Storm Warning: Worm Threat Escalates

It's one of the largest botnets I've ever heard of, says one security researcher.

Sharon Gaudin, Contributor

August 3, 2007

1 Min Read

The Storm worm has grown into an online siege 10 times larger than any other e-mail attack in the last two years, amassing a botnet of nearly 2 million computers, with worrying implications, researchers say.

Before Storm, an average day saw about 1 million virus-laden e-mails crossing the Internet, says Adam Swidler, senior manager of software security firm Postini. On July 24, researchers tracked 46.2 million malicious messages, more than 99% of them from the Storm worm.

The number of zombie computers the Storm worm authors have amassed has skyrocketed in the past two months, says SecureWorks senior researcher Joe Stewart. From the first of January to the end of May, there were 2,815 bots launching Storm attacks. By the end of July, that number had leaped to 1.7 million. "It's been building with exponential growth," says Stewart. "It's one of the largest botnets I've ever heard of."

All of the bots are set up to launch denial-of-service attacks, and that's what Stewart and Swidler fear most. "It's harnessing the benefits of the grid computing architecture for evil purposes," says Swidler. "I shudder to think should they turn this botnet on an organization."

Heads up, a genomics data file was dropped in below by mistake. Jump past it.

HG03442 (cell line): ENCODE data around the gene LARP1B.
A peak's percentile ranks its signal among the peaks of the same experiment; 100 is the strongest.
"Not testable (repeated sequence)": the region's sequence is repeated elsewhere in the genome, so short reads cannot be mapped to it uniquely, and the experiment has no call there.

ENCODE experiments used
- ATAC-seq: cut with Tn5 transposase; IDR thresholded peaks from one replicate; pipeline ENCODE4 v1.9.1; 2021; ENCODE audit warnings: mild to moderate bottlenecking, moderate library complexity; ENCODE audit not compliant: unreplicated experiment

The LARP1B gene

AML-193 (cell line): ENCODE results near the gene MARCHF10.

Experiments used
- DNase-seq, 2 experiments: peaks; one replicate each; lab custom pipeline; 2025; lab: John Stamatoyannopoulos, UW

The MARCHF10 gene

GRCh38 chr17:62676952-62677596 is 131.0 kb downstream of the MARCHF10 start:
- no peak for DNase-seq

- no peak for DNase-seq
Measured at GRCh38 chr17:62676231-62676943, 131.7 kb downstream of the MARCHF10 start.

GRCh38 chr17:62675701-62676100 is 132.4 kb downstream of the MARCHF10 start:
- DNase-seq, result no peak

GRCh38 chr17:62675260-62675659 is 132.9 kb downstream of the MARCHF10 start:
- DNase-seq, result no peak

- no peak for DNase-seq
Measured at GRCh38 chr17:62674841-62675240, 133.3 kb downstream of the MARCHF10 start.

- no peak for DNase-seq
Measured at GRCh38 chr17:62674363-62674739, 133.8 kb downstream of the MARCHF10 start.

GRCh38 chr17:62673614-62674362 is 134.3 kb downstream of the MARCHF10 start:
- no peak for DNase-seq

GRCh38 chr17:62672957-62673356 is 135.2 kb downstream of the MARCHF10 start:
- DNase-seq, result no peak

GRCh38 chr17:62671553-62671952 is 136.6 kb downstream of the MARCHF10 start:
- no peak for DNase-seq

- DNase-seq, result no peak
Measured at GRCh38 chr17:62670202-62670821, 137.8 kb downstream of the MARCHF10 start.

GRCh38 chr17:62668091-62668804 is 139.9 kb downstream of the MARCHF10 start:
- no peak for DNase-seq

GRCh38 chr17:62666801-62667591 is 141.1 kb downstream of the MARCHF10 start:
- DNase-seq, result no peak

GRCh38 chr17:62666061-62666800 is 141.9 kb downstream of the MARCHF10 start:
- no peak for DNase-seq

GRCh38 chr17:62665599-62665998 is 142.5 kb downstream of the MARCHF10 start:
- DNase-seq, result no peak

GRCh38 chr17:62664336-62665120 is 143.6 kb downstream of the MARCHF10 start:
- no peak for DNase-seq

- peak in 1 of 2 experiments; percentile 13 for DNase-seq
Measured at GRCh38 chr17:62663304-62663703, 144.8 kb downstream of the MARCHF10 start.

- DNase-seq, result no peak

SecureWorks is warning IT managers and home users to avoid becoming part of the botnet by being aware of the scams connected to the Storm worm, which include e-mails with links leading to fake e-cards and news stories highlighting catastrophic events. IT managers can protect their systems by blocking peer-to-peer networking. By doing that, says Stewart, then when the malware tries to link infected computers via P2P networks, the user's computer can't become a bot.

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